All our observations show that the refractive index changes due to a significant volume fraction of gas, which exists in the electrolyte near the electrodes. We see that the refractive index is reduced that is unambiguously follows from the optical distortion experiment. In this experiment the image of electrodes shrinks in response to the applied AP pulses that is possible only if the refractive index of the cloud is smaller than that for the surrounding liquid. The same is true for the optical lever experiment, for which the beam is always deflected out of the electrode structure.

We cannot determine from our data the chemical nature of the gas that produces significant change of the refractive index. However, there are no doubts that large amount of hydrogen and oxygen is produced by the Faraday current. The total number of molecules N produced by one series of pulses in the optical distortion experiment is (5) where IF ≈ 60 mA, τ = 4 s, and e is the charge of electron. At normal conditions this gas would fill a volume as large as 47 mm3. The other gas that could appear in the electrolyte is vapor but the temperature rise is too low to have any appreciable amount of vapor inside of the liquid. No other gases can be produced in the process in appreciable amounts.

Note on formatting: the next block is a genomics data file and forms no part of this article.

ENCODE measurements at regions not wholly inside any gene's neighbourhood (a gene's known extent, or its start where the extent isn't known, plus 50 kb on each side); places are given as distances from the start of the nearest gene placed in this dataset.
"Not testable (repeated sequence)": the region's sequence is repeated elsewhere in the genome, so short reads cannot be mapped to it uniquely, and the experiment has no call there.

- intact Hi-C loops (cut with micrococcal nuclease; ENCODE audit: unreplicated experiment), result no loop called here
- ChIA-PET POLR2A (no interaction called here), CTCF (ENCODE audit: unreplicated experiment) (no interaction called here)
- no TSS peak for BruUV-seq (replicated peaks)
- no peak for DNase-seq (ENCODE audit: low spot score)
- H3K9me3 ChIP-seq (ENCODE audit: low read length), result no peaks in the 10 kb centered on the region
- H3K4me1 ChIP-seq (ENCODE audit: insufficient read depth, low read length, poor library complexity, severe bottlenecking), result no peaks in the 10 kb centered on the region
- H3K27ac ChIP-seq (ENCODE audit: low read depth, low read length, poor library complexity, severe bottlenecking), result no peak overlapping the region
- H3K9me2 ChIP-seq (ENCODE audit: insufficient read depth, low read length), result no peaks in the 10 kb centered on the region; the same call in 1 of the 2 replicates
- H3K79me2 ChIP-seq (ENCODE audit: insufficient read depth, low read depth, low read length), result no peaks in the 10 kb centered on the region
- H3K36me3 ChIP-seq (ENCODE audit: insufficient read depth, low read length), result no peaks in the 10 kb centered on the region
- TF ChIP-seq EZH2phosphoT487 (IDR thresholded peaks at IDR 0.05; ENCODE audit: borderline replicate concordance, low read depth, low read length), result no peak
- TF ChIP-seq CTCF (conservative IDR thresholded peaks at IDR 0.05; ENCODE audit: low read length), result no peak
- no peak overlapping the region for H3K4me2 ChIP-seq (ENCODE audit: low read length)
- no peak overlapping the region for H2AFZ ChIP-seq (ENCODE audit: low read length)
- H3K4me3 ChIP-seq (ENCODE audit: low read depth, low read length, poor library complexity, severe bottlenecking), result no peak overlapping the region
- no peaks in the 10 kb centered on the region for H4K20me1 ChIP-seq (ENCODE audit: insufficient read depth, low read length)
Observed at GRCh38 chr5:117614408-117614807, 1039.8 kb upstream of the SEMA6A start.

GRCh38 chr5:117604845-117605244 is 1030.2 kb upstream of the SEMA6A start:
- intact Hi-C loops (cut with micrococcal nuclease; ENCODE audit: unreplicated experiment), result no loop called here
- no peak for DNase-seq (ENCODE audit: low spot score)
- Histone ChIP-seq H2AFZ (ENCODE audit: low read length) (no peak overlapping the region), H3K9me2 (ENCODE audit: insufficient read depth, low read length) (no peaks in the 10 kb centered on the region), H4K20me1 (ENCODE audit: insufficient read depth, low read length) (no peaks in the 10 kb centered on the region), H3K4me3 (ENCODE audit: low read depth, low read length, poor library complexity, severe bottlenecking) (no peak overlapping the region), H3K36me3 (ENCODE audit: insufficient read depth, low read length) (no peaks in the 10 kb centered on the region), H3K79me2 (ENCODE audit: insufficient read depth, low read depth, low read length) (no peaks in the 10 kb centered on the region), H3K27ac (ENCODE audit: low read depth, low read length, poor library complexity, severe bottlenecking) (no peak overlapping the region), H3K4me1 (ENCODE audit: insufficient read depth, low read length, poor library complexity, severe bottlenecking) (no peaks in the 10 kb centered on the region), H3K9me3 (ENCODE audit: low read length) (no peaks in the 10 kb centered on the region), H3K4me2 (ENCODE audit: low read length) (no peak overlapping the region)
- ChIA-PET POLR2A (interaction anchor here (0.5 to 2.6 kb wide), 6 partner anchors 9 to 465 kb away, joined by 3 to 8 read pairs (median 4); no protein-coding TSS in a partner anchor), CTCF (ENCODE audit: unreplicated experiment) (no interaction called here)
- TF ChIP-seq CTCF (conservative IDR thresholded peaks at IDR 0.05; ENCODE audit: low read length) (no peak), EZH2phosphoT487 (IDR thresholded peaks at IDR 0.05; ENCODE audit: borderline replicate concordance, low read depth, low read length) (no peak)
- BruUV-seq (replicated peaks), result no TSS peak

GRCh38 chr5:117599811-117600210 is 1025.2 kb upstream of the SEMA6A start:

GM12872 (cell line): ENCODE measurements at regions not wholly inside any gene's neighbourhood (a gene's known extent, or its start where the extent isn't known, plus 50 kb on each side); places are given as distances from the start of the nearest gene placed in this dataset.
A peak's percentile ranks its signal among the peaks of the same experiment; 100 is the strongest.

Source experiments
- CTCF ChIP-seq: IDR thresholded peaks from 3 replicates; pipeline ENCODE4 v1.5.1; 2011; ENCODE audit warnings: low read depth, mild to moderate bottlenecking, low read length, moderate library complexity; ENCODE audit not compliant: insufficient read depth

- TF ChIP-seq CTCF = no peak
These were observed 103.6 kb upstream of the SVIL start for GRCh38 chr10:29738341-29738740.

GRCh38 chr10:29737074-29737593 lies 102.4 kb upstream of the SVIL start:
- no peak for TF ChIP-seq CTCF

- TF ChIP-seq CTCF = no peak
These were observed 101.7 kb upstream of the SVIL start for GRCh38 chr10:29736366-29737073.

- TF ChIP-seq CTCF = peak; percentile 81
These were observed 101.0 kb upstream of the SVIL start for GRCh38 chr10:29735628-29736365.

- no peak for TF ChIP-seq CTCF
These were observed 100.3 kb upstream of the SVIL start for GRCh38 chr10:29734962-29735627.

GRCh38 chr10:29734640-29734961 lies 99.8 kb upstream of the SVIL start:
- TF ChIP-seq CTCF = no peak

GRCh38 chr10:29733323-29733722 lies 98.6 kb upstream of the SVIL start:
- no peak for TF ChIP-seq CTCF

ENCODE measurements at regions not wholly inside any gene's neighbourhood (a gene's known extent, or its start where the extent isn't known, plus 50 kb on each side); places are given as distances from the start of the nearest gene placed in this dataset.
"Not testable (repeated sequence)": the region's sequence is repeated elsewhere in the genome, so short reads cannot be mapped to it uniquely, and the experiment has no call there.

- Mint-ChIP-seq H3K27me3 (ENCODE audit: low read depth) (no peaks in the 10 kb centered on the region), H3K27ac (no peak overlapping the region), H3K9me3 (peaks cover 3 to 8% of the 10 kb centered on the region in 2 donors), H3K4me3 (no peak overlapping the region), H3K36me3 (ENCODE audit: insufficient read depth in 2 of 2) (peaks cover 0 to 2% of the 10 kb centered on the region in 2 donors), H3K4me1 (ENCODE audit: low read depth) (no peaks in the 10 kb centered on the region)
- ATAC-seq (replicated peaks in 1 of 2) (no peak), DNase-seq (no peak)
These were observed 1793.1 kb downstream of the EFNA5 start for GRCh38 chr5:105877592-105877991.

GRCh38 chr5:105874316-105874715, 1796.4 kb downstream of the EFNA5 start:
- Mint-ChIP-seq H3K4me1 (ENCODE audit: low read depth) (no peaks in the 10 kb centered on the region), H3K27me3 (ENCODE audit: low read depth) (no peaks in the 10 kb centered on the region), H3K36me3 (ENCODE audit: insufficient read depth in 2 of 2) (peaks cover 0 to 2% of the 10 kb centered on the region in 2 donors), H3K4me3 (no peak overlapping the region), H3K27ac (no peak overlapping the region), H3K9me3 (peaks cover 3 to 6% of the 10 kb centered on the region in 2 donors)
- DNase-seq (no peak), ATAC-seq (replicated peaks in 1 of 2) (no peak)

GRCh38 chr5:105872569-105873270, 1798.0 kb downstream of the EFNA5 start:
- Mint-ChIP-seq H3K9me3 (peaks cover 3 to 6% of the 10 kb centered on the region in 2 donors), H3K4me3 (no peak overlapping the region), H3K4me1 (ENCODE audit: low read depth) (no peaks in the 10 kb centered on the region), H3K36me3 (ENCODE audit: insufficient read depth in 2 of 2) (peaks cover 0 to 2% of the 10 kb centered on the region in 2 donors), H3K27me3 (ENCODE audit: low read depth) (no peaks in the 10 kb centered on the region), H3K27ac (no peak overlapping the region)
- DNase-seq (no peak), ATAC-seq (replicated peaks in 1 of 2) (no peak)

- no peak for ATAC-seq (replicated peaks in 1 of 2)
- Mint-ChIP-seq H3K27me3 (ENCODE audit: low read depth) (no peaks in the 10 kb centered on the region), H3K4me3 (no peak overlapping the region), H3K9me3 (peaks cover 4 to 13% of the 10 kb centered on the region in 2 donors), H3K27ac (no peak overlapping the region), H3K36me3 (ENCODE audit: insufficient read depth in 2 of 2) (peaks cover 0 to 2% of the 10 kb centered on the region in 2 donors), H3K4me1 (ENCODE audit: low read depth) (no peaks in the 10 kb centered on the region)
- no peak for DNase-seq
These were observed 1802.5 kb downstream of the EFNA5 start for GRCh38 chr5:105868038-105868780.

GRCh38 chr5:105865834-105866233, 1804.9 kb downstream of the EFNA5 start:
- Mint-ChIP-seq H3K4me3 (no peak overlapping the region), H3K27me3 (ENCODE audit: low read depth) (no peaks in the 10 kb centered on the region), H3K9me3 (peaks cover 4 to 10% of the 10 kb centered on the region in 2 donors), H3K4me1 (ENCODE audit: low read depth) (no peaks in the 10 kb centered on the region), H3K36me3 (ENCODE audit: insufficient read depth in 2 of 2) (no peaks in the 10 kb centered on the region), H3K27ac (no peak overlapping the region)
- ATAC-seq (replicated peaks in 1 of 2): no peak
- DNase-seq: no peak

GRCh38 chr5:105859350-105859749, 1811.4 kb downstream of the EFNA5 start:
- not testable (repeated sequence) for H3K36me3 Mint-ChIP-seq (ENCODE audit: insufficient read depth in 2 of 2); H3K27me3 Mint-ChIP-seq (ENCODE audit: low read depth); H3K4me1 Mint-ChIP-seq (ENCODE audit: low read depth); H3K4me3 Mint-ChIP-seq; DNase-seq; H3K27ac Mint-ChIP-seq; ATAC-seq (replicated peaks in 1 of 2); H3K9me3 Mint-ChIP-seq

The reduction of the refractive index in the distortion experiment was estimated in between 0.1 and 0.26. Any impurity in the solution cannot produce this large change. One could imagine the situation when the amount of salt in the electrolyte varies around the electrodes. However, if the salt concentration drops from 1 mol/L to zero, the refractive index decreases only on 0.02 [40]. Moreover, it would result in a significant reduction of the current, which is not observed. As we already mentioned the local heating also cannot be responsible for the observed change in n since the current pulses increase the temperature near the electrodes only on 6.5° K. The only reasonable explanation for the change of n in the optical distortion experiment is the gas produced electrochemically.